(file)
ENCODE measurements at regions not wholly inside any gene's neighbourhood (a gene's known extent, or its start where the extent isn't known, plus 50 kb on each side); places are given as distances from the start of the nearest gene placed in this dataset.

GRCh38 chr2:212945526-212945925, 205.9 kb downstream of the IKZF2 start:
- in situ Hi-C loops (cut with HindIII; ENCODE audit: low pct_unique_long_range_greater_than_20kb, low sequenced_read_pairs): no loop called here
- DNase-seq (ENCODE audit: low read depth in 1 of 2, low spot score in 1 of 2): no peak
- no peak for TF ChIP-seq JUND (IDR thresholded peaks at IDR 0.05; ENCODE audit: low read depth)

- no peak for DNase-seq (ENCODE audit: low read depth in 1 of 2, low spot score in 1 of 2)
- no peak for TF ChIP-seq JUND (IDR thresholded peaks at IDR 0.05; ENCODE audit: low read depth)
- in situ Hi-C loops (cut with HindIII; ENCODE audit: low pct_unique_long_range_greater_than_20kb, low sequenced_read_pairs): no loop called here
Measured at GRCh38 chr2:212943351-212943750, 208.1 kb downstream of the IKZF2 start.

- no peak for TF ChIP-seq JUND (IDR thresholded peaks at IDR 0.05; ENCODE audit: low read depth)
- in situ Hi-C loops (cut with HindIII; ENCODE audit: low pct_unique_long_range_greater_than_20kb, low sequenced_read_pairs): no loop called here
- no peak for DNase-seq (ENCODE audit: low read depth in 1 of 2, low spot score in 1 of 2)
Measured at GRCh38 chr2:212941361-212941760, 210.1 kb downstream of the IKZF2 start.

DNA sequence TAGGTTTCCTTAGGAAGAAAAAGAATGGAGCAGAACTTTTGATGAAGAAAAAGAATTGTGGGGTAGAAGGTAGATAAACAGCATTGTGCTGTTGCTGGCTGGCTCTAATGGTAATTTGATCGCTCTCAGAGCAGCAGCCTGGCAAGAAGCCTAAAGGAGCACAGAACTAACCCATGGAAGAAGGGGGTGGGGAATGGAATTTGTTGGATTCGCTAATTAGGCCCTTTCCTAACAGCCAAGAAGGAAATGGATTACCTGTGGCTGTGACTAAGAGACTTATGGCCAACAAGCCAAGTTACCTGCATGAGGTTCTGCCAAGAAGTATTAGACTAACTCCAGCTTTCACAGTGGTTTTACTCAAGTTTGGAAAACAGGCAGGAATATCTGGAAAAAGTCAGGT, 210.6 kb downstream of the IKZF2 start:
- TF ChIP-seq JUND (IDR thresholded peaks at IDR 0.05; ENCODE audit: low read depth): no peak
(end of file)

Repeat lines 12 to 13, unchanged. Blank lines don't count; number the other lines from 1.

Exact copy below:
- no peak for DNase-seq (ENCODE audit: low read depth in 1 of 2, low spot score in 1 of 2)
Measured at GRCh38 chr2:212941361-212941760, 210.1 kb downstream of the IKZF2 start.